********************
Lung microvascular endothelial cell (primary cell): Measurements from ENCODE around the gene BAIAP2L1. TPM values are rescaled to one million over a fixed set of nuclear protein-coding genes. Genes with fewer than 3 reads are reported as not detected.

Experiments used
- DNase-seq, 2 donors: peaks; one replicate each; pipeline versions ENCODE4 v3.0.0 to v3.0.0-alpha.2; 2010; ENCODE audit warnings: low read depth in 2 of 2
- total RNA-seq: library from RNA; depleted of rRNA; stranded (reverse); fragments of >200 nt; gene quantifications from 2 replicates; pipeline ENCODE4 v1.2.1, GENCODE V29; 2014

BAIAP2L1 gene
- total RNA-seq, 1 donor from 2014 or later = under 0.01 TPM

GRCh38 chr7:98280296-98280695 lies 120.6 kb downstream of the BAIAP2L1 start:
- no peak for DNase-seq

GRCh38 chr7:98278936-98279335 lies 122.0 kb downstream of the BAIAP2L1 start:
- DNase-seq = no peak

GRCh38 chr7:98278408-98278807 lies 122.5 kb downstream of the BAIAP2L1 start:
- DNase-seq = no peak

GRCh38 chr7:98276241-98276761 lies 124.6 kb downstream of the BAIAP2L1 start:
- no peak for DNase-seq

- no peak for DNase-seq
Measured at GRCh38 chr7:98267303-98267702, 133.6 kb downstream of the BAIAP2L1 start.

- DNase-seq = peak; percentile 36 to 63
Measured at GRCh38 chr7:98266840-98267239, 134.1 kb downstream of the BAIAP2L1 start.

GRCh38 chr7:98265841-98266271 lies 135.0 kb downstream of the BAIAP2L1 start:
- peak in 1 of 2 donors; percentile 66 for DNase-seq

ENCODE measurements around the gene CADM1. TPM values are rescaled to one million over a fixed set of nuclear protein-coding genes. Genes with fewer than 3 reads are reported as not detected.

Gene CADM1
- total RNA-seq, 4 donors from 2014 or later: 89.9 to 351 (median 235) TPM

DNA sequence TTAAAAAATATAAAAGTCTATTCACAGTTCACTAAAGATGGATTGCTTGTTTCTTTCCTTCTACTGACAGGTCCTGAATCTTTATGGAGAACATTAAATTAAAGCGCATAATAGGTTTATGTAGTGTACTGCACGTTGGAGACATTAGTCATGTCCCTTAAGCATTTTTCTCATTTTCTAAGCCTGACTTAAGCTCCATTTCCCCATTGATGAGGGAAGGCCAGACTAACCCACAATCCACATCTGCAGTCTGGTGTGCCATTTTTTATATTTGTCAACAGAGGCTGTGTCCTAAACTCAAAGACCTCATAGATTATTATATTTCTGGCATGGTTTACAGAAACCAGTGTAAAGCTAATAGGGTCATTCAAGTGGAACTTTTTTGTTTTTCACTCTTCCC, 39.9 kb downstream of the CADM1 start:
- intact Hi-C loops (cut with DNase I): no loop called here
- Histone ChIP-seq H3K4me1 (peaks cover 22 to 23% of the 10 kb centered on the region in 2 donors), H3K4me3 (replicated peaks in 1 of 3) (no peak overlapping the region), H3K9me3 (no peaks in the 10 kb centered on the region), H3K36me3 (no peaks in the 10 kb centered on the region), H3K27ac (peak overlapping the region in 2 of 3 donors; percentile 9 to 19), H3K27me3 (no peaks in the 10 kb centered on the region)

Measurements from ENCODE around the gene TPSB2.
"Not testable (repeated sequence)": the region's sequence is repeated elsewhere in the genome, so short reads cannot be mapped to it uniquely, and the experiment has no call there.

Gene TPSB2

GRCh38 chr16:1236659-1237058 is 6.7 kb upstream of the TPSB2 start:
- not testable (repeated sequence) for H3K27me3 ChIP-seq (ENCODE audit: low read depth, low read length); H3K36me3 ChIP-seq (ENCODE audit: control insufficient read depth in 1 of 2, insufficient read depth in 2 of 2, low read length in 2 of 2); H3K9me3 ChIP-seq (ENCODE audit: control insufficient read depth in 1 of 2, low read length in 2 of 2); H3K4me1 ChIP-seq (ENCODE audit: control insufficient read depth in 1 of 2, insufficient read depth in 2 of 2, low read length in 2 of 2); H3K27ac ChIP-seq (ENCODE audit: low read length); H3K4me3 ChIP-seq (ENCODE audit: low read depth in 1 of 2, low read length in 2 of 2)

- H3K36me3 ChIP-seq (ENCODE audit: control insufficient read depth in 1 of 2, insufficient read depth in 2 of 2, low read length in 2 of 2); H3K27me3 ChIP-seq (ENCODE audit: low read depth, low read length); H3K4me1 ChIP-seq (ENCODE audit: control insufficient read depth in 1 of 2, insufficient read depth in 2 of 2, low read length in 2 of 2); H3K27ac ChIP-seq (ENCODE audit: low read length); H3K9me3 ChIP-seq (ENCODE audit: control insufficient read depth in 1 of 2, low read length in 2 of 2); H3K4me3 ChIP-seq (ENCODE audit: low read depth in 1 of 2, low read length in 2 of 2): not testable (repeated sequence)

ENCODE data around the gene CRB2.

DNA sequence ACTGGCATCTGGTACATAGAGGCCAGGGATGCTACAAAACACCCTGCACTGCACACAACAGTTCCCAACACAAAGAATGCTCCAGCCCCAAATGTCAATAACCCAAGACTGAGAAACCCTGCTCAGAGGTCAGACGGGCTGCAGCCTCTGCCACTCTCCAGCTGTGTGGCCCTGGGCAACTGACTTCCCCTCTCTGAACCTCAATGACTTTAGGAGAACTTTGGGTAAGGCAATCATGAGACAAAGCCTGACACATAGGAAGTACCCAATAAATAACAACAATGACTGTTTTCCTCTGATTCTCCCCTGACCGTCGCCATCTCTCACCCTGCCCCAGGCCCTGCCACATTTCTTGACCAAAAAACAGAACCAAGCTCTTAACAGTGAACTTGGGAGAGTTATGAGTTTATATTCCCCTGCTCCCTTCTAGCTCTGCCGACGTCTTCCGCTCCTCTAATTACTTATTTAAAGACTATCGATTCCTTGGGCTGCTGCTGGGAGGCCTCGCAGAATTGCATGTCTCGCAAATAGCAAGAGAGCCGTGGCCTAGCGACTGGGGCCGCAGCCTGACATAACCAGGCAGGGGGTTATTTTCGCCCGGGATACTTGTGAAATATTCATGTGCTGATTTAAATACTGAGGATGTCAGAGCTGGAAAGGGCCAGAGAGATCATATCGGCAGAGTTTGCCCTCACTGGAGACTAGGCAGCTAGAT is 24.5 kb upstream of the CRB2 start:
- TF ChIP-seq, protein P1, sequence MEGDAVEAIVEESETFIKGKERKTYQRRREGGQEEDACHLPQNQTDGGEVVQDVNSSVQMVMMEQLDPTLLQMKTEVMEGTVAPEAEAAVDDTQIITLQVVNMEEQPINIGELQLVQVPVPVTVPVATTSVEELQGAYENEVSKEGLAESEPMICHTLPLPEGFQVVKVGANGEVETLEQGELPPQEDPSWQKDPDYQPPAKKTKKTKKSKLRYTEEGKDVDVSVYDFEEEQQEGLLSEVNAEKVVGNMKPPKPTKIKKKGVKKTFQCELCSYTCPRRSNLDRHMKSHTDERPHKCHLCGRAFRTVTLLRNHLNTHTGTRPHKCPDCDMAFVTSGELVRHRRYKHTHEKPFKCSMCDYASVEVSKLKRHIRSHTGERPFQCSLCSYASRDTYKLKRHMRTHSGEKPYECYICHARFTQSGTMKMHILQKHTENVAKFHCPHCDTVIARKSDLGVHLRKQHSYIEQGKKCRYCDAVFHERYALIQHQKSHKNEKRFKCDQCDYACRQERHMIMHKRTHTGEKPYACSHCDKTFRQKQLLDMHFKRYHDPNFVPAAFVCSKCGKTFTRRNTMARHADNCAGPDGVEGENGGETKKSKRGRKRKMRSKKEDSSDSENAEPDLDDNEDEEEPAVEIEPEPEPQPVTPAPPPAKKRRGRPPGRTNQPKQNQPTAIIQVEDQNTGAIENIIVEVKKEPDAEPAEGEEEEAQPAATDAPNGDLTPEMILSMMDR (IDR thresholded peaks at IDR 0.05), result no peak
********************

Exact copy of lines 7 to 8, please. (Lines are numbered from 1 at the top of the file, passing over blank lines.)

GRCh38 chr7:98280296-98280695 lies 120.6 kb downstream of the BAIAP2L1 start:
- no peak for DNase-seq